Shades of Fukushima (May, 2012)

Duration: 15'                                                                Back to Composition List

Premiered: March 25, 2013

Harris Hall, University of Memphis

University of Memphis Orchestra

Conducted by Kamran Ince

Program Notes:

An earthquake registering 9.0 on the Richter scale occurred in the Tohoku region of Japan on the island of Honshu on March 11, 2011.  This earthquake caused major damage to the Fukushima Daiichi (number one) Power Plant.   A subsequent tsunami occurred as a result of this quake, further complicating the efforts to control the nuclear meltdown already in progress in Fukushima.  This piece reflects these cataclysmic series of events that occurred on this day in Fukushima, Japan.

            It was my aim to create music that was both powerful and bold.  In doing so, the musical language that developed made use of simple motives that become gestures throughout the piece.  The first section uses sonorities that are rather dense and dissonant to reflect the tragic events unfolding.  The percussion section utilizes a wide variety of instruments whose roots are from diverse cultures.  This helps signify the wide spread effect of the catastrophe while providing a palette of multiple timbres within the piece.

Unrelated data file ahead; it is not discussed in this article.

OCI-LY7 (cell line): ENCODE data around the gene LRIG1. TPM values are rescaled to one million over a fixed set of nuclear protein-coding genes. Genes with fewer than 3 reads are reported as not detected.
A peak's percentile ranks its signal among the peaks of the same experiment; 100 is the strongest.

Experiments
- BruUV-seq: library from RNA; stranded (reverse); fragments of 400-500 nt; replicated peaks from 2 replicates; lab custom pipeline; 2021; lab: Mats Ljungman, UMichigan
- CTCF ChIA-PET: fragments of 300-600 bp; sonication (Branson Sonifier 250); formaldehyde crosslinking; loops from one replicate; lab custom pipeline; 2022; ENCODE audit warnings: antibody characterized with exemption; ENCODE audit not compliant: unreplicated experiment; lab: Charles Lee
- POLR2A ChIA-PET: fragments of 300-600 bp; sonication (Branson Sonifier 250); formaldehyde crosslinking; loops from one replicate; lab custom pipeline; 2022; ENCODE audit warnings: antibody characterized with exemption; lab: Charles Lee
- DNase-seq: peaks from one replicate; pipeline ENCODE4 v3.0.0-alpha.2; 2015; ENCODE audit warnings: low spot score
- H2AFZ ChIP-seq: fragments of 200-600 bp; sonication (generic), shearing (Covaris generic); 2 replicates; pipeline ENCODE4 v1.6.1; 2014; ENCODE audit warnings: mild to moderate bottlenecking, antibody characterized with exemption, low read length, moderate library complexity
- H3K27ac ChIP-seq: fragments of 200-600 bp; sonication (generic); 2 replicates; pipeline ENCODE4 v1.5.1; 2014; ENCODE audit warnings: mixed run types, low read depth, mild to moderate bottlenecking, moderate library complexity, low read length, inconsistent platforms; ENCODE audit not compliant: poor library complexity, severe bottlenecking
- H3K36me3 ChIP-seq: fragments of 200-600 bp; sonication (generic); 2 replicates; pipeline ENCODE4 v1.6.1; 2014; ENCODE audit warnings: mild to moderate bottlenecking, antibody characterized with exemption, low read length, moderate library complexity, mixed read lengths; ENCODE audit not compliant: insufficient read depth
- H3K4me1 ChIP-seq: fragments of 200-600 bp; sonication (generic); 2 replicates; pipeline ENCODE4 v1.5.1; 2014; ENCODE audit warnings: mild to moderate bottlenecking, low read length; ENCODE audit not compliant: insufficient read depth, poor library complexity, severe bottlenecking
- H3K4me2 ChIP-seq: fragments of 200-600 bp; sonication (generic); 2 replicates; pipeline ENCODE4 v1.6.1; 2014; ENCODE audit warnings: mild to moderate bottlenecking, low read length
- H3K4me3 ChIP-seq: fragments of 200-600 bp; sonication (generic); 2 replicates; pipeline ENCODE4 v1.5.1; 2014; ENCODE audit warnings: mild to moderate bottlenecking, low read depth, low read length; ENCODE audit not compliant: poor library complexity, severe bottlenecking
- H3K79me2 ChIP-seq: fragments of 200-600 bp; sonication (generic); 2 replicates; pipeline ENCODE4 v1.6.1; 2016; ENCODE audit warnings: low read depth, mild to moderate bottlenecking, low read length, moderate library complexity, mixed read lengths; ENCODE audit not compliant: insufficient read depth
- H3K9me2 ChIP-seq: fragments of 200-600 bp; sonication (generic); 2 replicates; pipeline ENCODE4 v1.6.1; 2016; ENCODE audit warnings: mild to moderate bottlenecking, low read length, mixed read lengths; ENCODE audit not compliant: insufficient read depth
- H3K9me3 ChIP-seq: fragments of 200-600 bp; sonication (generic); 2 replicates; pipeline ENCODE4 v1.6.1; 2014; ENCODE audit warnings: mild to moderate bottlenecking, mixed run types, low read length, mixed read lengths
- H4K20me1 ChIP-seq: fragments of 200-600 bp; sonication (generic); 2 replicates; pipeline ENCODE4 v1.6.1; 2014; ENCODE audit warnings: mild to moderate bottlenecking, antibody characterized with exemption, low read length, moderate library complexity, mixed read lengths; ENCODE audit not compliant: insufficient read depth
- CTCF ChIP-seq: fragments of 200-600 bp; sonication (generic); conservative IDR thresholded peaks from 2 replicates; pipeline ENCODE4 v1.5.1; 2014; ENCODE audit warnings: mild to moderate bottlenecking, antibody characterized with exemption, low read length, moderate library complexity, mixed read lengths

In the second slower section, the same pitch material is used, but voiced and orchestrated more polytonally to achieve a different effect. One could think the use of polytonality represents the coming together of both natural and man-made disasters.  The harmony in this section begins rather simply with the use of minor triads vacillating between one another, creating a hypnotic effect.  At times the sound of one tonality is also heard passing through another and/or melting together. Following the brief percussion solo there is a return to the original bold gestures as they are intensified through the use of dense harmony, orchestration and dynamics. The final section uses a different musical language derived from the writings of Oliver Messiaen in his book, Technique de mon langage musical (The Technique of my Musical Language).  The result is more calm, melodic and tranquil.  The pitch material is based on the octotonic scale where more open sonorities are used to harmonize the melody.  There is one last return to the motives from the second section melded together with other themes already heard.  The piece seems to end with a clear resolution to a b minor triad.  However, a Bb flat minor triad slips in from underneath with a crescendo creating uneasy feeling of dissonance, signifying the culmination of these tragedies. 

© Richard Scott Adams 2013